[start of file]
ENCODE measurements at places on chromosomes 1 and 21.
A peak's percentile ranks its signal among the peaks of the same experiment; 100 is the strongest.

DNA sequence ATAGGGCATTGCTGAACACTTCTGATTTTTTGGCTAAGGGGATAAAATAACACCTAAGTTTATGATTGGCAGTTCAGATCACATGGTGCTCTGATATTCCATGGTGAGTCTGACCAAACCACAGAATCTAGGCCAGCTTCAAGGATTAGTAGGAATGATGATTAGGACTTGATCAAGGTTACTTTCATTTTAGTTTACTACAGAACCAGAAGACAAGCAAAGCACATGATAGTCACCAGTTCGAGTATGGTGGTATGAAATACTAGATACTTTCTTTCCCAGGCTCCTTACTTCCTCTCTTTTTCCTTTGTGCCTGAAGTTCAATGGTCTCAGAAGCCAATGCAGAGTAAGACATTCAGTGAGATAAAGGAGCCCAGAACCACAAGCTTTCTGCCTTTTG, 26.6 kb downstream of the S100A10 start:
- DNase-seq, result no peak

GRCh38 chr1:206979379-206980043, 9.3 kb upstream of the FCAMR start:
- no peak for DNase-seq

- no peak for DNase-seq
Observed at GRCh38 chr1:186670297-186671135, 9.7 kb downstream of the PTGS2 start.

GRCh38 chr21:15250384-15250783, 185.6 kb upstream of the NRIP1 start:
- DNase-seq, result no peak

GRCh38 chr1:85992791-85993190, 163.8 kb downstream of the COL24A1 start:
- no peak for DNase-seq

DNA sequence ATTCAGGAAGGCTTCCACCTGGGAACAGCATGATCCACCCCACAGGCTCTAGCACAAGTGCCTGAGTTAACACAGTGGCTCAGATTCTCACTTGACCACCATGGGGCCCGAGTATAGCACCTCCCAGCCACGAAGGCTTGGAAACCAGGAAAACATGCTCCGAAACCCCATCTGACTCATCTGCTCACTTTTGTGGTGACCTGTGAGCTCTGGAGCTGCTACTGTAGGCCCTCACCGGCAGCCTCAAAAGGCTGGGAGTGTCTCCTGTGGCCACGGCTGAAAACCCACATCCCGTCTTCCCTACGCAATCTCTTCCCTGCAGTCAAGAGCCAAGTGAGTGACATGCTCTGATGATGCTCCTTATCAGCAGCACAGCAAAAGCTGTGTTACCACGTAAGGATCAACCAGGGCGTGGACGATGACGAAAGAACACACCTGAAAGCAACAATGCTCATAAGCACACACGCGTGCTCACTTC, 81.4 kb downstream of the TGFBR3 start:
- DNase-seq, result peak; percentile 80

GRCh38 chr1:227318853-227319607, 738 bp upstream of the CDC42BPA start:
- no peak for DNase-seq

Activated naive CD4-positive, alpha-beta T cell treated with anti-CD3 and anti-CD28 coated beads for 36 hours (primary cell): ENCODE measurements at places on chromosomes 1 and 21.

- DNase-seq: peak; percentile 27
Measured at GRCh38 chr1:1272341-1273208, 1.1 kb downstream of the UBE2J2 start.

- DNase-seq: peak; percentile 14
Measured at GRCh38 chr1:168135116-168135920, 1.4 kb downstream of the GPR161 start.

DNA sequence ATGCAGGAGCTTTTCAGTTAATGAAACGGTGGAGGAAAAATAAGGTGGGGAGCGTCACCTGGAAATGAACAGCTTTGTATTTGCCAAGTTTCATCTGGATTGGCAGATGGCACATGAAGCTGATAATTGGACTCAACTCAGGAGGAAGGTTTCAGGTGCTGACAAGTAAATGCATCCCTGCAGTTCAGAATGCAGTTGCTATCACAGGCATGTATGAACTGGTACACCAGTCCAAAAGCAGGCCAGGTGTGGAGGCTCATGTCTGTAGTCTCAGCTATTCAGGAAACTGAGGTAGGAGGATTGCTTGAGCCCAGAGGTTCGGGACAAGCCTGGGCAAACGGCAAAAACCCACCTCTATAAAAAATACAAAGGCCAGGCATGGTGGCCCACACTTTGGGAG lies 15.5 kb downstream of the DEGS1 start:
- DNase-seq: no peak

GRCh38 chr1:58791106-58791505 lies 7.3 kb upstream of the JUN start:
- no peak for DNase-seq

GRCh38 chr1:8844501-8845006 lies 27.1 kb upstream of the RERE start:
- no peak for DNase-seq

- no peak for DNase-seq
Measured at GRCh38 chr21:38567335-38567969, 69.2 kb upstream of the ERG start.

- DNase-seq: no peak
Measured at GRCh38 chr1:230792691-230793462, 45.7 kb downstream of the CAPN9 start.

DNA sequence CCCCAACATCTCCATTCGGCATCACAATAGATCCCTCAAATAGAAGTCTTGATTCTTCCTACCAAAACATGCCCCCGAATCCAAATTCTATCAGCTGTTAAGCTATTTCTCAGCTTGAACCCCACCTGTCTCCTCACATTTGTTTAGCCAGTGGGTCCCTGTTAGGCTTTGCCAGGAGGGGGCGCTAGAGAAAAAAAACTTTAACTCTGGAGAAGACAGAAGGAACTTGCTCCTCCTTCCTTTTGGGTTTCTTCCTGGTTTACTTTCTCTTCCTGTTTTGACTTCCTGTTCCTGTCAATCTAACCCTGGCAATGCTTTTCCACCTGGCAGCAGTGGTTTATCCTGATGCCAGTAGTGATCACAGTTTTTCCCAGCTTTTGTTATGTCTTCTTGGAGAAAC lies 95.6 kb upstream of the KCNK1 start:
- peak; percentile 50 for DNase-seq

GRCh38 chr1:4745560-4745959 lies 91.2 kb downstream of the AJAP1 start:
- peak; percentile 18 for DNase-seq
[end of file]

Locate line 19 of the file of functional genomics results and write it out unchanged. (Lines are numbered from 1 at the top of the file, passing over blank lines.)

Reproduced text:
Measured at GRCh38 chr1:1272341-1273208, 1.1 kb downstream of the UBE2J2 start.